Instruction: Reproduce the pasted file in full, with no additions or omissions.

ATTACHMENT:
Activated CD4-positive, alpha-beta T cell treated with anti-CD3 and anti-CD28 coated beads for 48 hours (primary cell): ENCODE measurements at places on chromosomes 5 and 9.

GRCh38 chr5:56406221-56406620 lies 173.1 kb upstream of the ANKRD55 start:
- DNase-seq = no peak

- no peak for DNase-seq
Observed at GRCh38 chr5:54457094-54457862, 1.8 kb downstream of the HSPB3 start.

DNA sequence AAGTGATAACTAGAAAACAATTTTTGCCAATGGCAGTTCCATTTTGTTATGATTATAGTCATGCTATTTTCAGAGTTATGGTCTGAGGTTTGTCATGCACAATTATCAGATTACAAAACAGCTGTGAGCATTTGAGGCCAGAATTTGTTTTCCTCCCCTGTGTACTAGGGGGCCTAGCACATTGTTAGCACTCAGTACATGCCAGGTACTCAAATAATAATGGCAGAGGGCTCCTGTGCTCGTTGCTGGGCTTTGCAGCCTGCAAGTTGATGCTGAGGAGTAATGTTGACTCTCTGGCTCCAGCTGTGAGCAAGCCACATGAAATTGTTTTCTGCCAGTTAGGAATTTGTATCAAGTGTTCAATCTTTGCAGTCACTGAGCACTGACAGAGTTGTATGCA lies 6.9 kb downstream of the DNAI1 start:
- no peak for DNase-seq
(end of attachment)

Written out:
Activated CD4-positive, alpha-beta T cell treated with anti-CD3 and anti-CD28 coated beads for 48 hours (primary cell): ENCODE measurements at places on chromosomes 5 and 9.

GRCh38 chr5:56406221-56406620 lies 173.1 kb upstream of the ANKRD55 start:
- DNase-seq = no peak

- no peak for DNase-seq
Observed at GRCh38 chr5:54457094-54457862, 1.8 kb downstream of the HSPB3 start.

DNA sequence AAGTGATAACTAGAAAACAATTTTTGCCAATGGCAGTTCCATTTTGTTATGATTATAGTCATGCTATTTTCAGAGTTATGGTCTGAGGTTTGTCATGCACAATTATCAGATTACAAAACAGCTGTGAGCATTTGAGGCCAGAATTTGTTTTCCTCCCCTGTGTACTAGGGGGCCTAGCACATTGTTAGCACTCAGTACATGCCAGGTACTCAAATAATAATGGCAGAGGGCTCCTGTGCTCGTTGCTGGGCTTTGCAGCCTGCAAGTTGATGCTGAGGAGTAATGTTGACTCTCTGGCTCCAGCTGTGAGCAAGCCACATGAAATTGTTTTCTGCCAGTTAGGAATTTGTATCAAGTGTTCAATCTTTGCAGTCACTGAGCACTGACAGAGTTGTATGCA lies 6.9 kb downstream of the DNAI1 start:
- no peak for DNase-seq